Selling my horse but never sold one before? - The Horse Forum
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post #1 of 15 Old 07-10-2015, 08:24 PM Thread Starter
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Join Date: Jan 2014
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Selling my horse but never sold one before?

I'm selling my full height pony Teddy with a write up that will be similar to the following when advertised online. When you sold your horse did you allow trials? Do you think trials are good for horse and possible new owner? Can you give me any tips of the MUST do's and don't's when selling a horse? What questions i need to be prepared to answer etc. Thank you so much!!

-9YO Dapple Grey 14.3 full height pony
- Gisbornebred stationbred from NZ
- Completed 2 seasons of pony club, been to sj days (up to 1m) and dressage days, overnight treks, ridden on beaches, roads, traffic and over bridges.
- Fantastic to c/s/f and handle on the ground
- soft mouth, responses to leg very well and can be ridden bitless and bareback just as comfortably.
-More push than pull but is not lazy and the most honest jumper i've ridden.
Beginners can ride him under supervision but my confident beginner mother took him out for a ride by herself and he was great. Can be ridden alone or company does not have to be in a certain place when hacking with others.
- keeps weight well, lovely hard feet (is not shod)


Anything i need to add? i'm going to be advertising mostly from the internet so i want to try and cover the basics.
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post #2 of 15 Old 07-10-2015, 09:04 PM
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Lots of pictures help, as well as pictures doing the things you have said he does. Like a picture of him jumping 1m, doing dressage, riding on the beach if possible.

I wouldn't say "full height pony". People read pony and then they disregard the ad. I saw "full height pony" and I thought he would be around 13hh. Just include his height in the ad.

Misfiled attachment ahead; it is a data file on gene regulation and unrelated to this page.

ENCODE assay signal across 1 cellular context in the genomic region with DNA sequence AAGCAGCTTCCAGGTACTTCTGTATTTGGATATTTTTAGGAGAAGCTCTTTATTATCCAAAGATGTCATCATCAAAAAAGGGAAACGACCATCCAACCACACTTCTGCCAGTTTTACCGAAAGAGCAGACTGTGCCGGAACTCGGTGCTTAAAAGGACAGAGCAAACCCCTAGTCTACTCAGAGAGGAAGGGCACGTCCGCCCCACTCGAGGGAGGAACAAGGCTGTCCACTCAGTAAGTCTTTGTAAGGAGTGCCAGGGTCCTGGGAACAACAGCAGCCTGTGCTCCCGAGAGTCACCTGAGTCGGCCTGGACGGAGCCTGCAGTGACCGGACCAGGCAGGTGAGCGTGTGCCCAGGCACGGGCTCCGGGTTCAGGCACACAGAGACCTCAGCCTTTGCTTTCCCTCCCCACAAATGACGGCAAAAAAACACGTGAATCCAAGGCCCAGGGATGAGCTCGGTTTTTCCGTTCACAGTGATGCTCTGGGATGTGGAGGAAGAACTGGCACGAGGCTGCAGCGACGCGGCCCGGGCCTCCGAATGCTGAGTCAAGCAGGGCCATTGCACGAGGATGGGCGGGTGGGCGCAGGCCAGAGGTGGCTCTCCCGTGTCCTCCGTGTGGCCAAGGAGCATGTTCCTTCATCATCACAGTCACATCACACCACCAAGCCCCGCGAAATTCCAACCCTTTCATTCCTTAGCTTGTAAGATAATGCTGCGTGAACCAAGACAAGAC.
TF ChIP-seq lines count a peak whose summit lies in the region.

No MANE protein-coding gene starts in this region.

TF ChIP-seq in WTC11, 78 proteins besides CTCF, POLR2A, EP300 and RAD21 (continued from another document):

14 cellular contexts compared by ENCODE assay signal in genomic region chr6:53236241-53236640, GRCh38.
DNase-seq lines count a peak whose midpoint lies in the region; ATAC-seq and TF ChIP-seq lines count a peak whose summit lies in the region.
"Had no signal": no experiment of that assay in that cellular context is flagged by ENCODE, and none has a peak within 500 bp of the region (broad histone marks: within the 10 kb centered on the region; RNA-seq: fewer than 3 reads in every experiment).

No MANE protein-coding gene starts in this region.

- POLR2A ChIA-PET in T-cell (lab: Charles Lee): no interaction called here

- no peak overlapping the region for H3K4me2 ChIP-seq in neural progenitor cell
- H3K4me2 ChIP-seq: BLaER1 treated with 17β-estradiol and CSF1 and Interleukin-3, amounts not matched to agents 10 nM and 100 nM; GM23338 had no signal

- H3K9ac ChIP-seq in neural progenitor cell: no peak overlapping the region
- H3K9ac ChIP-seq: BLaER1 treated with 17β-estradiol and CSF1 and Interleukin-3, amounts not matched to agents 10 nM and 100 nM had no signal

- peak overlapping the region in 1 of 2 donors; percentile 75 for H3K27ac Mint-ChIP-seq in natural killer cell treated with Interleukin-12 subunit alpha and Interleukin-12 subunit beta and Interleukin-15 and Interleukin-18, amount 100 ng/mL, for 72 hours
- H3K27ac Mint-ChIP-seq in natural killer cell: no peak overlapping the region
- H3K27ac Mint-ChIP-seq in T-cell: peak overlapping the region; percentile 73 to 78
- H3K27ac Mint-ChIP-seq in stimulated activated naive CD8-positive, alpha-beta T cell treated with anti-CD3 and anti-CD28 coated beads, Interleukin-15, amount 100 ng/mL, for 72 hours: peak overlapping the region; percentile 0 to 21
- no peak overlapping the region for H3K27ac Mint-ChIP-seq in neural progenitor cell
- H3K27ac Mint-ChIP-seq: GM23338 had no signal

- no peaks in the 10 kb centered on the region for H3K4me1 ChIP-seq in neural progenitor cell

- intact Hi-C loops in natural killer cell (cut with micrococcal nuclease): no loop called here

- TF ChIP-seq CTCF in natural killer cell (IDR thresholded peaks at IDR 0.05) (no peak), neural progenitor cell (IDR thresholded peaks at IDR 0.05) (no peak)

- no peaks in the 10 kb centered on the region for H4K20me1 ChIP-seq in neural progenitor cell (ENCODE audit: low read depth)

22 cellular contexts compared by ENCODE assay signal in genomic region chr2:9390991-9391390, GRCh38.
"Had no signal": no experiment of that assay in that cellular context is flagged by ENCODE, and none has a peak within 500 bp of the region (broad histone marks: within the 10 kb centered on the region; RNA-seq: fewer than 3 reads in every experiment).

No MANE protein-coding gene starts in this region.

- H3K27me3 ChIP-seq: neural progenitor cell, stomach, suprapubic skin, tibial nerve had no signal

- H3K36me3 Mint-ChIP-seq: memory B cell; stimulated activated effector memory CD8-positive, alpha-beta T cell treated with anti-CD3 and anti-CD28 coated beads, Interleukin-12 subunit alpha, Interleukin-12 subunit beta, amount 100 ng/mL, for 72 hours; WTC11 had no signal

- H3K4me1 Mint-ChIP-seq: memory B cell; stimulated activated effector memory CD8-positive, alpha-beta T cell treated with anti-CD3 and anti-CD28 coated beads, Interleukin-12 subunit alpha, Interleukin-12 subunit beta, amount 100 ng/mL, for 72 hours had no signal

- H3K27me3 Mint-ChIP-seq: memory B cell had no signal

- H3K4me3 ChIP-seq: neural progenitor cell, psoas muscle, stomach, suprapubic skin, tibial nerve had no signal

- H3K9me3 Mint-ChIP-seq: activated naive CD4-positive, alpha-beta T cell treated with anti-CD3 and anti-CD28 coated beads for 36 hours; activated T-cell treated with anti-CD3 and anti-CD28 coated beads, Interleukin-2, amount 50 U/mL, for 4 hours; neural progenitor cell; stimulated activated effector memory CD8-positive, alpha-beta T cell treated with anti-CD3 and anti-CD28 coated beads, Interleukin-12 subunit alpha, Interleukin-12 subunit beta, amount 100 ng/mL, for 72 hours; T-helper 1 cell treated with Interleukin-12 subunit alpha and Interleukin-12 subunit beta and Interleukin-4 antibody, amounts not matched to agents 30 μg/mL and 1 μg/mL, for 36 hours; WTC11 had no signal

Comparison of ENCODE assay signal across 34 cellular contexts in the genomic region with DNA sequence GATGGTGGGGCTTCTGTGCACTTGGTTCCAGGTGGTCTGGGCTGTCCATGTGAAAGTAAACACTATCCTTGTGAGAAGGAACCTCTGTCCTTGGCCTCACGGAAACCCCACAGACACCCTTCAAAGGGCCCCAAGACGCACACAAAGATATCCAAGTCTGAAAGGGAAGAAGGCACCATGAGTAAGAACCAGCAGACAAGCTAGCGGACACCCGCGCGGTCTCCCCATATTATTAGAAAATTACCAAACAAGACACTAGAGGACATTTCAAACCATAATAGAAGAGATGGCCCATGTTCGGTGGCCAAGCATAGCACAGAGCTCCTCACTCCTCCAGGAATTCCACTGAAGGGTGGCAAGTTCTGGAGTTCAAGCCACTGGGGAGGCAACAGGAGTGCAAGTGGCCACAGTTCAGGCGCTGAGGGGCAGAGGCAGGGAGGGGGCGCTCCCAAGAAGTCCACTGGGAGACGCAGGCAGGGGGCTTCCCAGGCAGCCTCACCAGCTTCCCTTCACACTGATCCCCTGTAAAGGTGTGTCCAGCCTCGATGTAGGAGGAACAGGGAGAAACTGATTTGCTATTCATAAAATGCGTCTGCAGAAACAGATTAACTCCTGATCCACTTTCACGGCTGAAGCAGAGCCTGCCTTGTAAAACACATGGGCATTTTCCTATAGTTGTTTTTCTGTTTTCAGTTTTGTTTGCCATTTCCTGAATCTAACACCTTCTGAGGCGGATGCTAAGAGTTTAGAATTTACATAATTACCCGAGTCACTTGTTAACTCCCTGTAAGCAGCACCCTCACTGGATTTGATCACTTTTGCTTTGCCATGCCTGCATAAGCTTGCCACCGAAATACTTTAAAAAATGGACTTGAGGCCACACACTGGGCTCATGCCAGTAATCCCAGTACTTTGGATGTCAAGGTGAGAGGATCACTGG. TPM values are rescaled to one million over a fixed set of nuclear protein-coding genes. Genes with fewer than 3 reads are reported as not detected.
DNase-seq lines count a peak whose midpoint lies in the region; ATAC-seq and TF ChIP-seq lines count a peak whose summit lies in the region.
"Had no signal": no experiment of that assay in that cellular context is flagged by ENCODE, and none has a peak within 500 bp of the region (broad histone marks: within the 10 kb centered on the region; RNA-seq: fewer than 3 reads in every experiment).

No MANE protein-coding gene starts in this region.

I would say something like:

Lovely natured 14.3hh dapple grey gelding. Excellent allrounder having attended two years of pony club, dressage days and overnight treks. Good on the road and beach and quiet in traffic. Pleasant and easy to handle and ride, with a soft mouth and responsive to aids. Honest jumper who has jumped up to 1 metre. Gisborne stationbred. Suited to intermediate rider or confident beginner with supervision.

I'd cut it down a little, rather than saying "not lazy" which implies he is lazy just say what he is. People will find out how he rides when they come and test him out. Perhaps say why you're selling him and what sort of condition he is in - like "ridden regularly, up to date with farrier, dentist and vet" or something.

When people ask questions answer honestly but don't undersell your horse. People read into answers a lot, and so keeping them short and simple is often the best way. Lots of people muck around with sellers, so when you get an email or phone call answer it but rather than spending a lot of time going into detail encourage them to come and see the horse. I've had so many emails with such specific questions that have gone nowhere, all these questions can be asked in person when you can both get a feel for each other.

Phone calls are usually a little more "serious" than emails, ie they are more likely to lead to a sale. If you arrange an appointment over email it may be good for you to tell the person to call you the night before for address details, as many just don't show up.

Beware the people who say they have seen your ad and love your horse and pretty sure they want it before they have even seen your horse. They have no idea what your horse is like, and have no idea if it's suitable, and are usually not reliable buyers.